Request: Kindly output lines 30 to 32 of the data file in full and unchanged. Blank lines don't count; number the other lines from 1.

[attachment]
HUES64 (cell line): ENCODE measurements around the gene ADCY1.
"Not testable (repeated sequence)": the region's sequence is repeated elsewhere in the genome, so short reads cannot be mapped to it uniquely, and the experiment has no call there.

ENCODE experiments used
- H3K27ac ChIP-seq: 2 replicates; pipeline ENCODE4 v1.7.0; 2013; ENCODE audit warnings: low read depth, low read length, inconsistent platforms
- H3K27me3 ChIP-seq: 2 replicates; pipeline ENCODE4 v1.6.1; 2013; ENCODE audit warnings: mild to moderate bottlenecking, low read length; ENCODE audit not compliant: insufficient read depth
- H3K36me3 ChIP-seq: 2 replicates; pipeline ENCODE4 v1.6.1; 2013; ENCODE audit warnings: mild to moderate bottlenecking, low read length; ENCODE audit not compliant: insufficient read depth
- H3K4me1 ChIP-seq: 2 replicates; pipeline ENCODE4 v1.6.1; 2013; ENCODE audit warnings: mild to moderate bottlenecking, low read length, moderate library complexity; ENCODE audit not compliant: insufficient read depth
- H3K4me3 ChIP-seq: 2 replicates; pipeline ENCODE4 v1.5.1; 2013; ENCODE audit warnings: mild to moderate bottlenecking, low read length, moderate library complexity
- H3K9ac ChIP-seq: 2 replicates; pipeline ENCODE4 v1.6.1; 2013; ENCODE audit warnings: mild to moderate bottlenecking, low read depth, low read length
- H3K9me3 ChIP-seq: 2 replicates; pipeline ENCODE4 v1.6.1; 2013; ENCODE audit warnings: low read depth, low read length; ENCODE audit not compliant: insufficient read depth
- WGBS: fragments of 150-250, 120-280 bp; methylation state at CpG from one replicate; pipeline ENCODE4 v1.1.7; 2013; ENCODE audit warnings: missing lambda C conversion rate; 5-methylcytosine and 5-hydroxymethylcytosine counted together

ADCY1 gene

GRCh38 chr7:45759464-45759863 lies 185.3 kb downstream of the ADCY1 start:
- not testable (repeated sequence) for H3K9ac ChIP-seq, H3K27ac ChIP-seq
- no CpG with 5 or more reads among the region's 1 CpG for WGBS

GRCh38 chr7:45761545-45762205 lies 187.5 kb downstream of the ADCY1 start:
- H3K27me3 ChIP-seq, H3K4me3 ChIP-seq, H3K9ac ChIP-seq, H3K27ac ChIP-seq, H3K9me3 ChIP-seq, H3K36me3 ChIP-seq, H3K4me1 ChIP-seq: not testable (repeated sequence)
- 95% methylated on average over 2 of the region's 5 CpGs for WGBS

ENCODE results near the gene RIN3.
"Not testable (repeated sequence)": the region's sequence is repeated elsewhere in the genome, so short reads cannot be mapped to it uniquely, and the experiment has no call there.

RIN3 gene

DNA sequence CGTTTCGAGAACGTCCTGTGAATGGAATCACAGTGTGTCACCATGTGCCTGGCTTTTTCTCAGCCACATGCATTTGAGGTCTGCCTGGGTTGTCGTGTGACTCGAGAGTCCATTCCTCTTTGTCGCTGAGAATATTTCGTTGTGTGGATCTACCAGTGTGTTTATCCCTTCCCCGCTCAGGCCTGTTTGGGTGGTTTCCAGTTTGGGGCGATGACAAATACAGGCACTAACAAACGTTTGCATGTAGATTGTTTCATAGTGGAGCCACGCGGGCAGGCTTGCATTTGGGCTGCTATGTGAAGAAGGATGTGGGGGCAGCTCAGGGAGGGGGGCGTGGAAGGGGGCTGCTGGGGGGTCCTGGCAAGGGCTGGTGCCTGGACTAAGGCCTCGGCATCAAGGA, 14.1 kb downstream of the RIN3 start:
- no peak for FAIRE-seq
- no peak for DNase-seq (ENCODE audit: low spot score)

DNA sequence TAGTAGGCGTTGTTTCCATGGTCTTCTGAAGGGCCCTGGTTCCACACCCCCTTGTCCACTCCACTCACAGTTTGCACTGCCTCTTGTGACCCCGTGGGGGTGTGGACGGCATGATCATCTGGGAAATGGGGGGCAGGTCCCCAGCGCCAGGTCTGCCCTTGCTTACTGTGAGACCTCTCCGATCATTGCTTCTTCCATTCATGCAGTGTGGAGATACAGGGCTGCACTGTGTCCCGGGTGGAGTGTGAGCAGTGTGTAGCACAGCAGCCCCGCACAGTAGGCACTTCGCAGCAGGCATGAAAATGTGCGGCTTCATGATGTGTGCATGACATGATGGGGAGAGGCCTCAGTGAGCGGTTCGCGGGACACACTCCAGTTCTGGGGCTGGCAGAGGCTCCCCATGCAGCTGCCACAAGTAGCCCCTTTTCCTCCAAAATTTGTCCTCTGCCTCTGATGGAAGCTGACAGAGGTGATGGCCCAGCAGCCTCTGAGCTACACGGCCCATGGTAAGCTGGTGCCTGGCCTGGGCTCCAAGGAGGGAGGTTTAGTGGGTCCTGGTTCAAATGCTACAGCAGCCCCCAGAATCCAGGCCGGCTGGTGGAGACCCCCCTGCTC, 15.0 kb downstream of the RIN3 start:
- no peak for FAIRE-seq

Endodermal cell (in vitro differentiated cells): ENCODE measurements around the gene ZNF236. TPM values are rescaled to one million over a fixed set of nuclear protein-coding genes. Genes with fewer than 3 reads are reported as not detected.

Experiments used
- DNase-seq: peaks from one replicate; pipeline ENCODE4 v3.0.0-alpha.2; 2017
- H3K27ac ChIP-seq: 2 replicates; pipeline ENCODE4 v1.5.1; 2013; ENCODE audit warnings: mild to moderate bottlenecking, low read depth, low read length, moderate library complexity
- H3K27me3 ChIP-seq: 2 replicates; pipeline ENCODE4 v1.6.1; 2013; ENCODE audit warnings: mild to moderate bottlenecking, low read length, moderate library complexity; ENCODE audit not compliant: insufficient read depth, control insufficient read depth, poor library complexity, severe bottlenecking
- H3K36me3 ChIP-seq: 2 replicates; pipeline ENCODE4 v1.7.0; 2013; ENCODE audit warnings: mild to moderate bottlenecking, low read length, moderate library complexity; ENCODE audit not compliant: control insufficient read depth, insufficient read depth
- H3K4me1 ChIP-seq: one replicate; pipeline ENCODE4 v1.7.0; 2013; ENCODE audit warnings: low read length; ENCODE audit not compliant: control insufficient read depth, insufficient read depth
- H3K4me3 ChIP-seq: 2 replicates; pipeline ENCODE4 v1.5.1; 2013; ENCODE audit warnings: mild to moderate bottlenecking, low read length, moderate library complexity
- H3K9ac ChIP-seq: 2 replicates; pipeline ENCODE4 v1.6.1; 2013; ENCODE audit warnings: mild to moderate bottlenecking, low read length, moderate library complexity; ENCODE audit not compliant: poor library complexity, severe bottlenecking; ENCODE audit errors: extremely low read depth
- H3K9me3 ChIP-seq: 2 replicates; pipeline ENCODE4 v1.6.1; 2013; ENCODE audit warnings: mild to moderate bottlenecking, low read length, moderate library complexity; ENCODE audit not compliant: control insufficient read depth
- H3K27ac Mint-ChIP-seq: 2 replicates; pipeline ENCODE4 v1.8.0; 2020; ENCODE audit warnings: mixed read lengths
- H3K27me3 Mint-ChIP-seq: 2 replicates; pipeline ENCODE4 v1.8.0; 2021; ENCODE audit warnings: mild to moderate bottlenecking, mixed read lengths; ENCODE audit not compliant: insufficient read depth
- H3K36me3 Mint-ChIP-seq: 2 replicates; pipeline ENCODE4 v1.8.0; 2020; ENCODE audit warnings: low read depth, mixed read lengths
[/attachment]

- H3K27ac ChIP-seq: 2 replicates; pipeline ENCODE4 v1.5.1; 2013; ENCODE audit warnings: mild to moderate bottlenecking, low read depth, low read length, moderate library complexity
- H3K27me3 ChIP-seq: 2 replicates; pipeline ENCODE4 v1.6.1; 2013; ENCODE audit warnings: mild to moderate bottlenecking, low read length, moderate library complexity; ENCODE audit not compliant: insufficient read depth, control insufficient read depth, poor library complexity, severe bottlenecking
- H3K36me3 ChIP-seq: 2 replicates; pipeline ENCODE4 v1.7.0; 2013; ENCODE audit warnings: mild to moderate bottlenecking, low read length, moderate library complexity; ENCODE audit not compliant: control insufficient read depth, insufficient read depth